These are burning times and they call for Burning Women.

Join author Lucy H. Pearce for a remembering through words, movement, and ceremony of the power of Burning Woman for the very first, and perhaps only, time in the UK, at the Goddess Conference, Glastonbury.

Lucy H. Pearce, author of Medicine Woman, Burning Woman, Moon Time and moreBurning Woman is a powerful image. A role model. A metaphor. A warning. A source of power. She is Feminine power incarnate.

Along with the deeply experienced facilitator, Tracy Evans, who walked alongside Lucy as she wrote and journeyed the material for the best-selling book, Burning Woman, Lucy will be leading you experientially through the inner landscape of Burning Woman over the course of a day.

For those who burn with passion, have been burned by shame and at another time or place would have been burned at the stake.

It is a juicy and packed day, full of ceremony, an exploration of the inner need to burn and the outer experience of being burned through movement, journaling and my WORD+image process, as well as readings from the book.
This is an invitation to reinhabit your powerful body. This is your time, come out of the shadows and burn brightly.

This is for you, Burning Woman… ARISE!

Come and experience the power and magic of Burning Woman.

Where: Goddess Conference, Glastonbury, UK
When: Monday 29th July 2019
Time: 10-4pm
Cost: £60

This is a fringe workshop, so you don’t need to attend the whole conference to participate.

Lucy will also be Keynote Speaker on ‘Fear, Power and Transformation‘ on Thursday 1st August during the Conference, and will be leading a 2.5 hour conference workshop called ‘Dancing with Fear’ on Saturday 3rd.

For more and to book

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To celebrate the first anniversary of Wild & WiseSacred Feminine Meditations for Women’s Circles & Personal Awakening by Amy Bammel Wilding, we have a special offer for you. Buy a copy of the book and receive free audio downloads of THREE of the meditations from the book: “The Power of No”, “Cerridwen” and “Winter Spiral”. AND one lucky US and UK customer will receive a download of the entire audio book in time for Christmas. 

1) Purchase a signed copy direct from the Womancraft webshop or a paperback or Kindle copy from Amazon before Winter Solstice Eve, Thursday 20th December, midnight GMT.

2) Email your receipt to

3). You’ll receive your meditations within 48 hours. These audio files can be listened to on our website, direct from your phone or computer or downloaded for later listening. (For a description of the meditations scroll to the end of this newsletter.)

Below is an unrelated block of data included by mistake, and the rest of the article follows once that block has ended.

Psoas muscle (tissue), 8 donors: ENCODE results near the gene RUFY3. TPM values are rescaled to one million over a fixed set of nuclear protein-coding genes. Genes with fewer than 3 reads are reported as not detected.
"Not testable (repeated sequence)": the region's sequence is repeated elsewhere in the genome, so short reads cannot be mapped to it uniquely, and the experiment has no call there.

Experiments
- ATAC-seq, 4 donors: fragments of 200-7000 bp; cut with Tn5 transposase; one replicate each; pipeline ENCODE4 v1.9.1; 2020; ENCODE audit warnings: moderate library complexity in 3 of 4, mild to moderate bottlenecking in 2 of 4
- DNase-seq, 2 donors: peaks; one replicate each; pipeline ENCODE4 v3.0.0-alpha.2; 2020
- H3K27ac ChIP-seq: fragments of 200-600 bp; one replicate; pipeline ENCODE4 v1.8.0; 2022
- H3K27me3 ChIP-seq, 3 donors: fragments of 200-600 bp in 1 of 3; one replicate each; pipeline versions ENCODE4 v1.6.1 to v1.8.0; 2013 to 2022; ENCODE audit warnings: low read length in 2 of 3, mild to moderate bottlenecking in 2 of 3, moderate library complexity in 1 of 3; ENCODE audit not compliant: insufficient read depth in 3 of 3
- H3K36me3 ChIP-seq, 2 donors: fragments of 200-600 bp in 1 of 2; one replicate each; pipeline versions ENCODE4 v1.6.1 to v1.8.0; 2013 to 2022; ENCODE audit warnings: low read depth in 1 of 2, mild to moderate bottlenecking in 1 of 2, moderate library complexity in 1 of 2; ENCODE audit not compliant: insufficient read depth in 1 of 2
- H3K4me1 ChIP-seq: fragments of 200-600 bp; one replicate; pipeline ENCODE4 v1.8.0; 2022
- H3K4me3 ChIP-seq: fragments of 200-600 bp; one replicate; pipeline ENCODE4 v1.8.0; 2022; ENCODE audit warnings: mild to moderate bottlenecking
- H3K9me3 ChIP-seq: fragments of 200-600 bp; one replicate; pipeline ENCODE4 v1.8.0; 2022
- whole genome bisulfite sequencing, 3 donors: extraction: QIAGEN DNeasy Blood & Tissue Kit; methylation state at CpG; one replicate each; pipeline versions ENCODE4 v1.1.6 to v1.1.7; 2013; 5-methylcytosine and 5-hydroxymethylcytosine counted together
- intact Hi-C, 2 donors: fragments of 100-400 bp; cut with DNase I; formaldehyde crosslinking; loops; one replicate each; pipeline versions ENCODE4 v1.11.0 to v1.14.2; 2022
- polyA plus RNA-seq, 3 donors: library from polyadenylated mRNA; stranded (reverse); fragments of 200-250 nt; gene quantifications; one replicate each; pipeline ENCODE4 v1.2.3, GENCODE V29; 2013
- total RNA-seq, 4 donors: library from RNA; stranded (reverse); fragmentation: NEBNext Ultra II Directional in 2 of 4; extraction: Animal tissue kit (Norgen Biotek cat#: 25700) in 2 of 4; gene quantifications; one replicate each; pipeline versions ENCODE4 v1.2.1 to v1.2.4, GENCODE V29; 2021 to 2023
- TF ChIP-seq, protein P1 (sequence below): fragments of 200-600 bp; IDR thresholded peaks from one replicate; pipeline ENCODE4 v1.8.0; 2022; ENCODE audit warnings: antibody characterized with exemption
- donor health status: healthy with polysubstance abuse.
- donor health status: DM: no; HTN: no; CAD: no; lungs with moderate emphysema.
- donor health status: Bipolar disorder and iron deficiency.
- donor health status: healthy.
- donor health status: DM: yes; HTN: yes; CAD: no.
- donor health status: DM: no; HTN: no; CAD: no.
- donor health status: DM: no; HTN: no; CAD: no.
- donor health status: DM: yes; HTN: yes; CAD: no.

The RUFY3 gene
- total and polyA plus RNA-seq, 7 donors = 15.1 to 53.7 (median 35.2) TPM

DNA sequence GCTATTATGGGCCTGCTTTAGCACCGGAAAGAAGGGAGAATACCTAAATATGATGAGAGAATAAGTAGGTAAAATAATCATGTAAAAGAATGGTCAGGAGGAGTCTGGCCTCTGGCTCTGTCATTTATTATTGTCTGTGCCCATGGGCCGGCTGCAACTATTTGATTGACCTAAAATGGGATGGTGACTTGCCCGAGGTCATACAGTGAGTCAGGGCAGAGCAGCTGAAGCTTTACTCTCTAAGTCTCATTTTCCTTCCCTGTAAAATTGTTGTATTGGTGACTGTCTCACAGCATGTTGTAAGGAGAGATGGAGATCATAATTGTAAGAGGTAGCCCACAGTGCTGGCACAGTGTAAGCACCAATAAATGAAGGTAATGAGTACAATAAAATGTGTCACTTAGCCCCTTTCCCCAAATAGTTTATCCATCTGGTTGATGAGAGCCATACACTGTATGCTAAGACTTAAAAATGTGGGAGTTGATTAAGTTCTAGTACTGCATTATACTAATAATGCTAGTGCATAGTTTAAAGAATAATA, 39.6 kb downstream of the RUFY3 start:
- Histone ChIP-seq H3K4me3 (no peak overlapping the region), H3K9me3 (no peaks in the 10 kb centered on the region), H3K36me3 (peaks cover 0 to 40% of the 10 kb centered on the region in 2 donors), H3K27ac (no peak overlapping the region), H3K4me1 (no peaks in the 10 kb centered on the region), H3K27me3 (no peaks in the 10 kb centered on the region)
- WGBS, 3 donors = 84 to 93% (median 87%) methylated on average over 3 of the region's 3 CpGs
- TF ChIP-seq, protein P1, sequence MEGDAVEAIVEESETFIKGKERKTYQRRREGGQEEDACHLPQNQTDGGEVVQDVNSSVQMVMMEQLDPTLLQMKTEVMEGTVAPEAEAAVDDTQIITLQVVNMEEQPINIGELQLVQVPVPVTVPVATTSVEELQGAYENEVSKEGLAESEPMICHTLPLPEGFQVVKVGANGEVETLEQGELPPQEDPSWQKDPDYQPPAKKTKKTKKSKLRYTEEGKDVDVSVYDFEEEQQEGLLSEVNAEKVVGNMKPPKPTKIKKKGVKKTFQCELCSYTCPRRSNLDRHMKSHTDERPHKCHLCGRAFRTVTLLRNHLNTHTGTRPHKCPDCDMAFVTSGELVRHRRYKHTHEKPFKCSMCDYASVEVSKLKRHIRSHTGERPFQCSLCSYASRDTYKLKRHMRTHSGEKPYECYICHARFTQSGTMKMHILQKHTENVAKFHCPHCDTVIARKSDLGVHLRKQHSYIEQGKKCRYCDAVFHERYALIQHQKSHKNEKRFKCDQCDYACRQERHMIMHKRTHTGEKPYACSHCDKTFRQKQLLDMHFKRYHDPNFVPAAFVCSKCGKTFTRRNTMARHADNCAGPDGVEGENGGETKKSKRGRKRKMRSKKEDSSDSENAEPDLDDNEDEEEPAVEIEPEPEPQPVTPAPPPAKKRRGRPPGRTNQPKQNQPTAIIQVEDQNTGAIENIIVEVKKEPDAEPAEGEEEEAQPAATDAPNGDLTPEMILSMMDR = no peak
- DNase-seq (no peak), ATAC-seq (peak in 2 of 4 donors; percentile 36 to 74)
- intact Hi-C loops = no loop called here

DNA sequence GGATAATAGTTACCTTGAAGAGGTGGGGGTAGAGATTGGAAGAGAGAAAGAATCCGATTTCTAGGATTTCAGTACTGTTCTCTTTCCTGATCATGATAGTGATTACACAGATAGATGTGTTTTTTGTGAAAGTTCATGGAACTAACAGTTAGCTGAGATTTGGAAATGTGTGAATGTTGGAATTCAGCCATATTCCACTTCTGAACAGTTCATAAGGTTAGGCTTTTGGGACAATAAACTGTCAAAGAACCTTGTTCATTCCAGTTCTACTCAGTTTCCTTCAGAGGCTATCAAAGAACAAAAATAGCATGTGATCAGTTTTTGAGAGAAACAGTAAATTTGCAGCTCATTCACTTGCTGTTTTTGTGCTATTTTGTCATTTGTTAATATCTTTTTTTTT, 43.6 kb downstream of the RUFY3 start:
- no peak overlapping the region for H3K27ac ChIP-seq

More on the Three Wild & Wise Meditations

The Power of No

“No” is not a word we women are invited to own and use with authority. So conditioned are we to be pleasing and accommodating that we often forget that “no” is an option. Consequently, our most precious resources — our attention, our time, and our energy — are depleted as certainly as sands falling through an hourglass. Our well-being suffers as a result, and though we can often readily identify our feelings of being physically and emotionally exhausted, it can be difficult to make the initial connection between our ability to exercise our sovereignty and our overall spiritual health. When we tap into the wild and wise power of no, we give ourselves permission to selectively channel our Sacred Feminine resources, and to cultivate well-being and healing.

Cerridwen – Death & Rebirth

Cerridwen, the Welsh goddess of death and rebirth, challenges our modern western perspective that life and time are linear — with a specific starting point and a definite end — and instead invites us to embrace the cyclical example of nature. Death ensures new life; endings beget beginnings. When we embody the wild wisdom of Cerridwen, we welcome alignment with the timeless rhythms of nature, and open to the perspective that each ending ushers in the potency of a new beginning.

Winter Spiral

The custom of setting new year’s intentions on January 1st is no doubt the Gregorian appropriation of traditional winter solstice ceremonies. The longest night is indeed a potent time to pause and reflect on the year that has passed, releasing what no longer serves us in order to make space for our seeds of intention for the upcoming year. When we align with the Wheel of the Year and flow with the wild wisdom of the solstice, we invite ourselves to dwell thoughtfully in the close comfort of the womb-like darkness, and make preparations for the rebirth of the sun.